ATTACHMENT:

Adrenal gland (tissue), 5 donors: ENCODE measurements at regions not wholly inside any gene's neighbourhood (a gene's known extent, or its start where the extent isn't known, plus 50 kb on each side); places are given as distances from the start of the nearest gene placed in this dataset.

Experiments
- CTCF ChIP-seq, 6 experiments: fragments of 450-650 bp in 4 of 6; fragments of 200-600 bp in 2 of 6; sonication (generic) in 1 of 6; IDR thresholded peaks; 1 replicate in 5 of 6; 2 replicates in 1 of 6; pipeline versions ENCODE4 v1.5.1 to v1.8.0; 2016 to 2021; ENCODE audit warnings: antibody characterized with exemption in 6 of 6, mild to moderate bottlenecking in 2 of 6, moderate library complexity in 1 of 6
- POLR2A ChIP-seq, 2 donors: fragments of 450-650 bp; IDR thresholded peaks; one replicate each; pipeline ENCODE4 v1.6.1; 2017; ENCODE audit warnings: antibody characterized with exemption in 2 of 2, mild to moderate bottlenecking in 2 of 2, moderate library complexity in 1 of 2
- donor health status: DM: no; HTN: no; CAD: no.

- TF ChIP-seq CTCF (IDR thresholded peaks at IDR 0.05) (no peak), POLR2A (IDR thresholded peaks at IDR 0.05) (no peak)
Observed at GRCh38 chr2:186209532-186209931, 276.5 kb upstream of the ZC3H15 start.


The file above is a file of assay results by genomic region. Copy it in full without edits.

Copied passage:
Adrenal gland (tissue), 5 donors: ENCODE measurements at regions not wholly inside any gene's neighbourhood (a gene's known extent, or its start where the extent isn't known, plus 50 kb on each side); places are given as distances from the start of the nearest gene placed in this dataset.

Experiments
- CTCF ChIP-seq, 6 experiments: fragments of 450-650 bp in 4 of 6; fragments of 200-600 bp in 2 of 6; sonication (generic) in 1 of 6; IDR thresholded peaks; 1 replicate in 5 of 6; 2 replicates in 1 of 6; pipeline versions ENCODE4 v1.5.1 to v1.8.0; 2016 to 2021; ENCODE audit warnings: antibody characterized with exemption in 6 of 6, mild to moderate bottlenecking in 2 of 6, moderate library complexity in 1 of 6
- POLR2A ChIP-seq, 2 donors: fragments of 450-650 bp; IDR thresholded peaks; one replicate each; pipeline ENCODE4 v1.6.1; 2017; ENCODE audit warnings: antibody characterized with exemption in 2 of 2, mild to moderate bottlenecking in 2 of 2, moderate library complexity in 1 of 2
- donor health status: DM: no; HTN: no; CAD: no.

- TF ChIP-seq CTCF (IDR thresholded peaks at IDR 0.05) (no peak), POLR2A (IDR thresholded peaks at IDR 0.05) (no peak)
Observed at GRCh38 chr2:186209532-186209931, 276.5 kb upstream of the ZC3H15 start.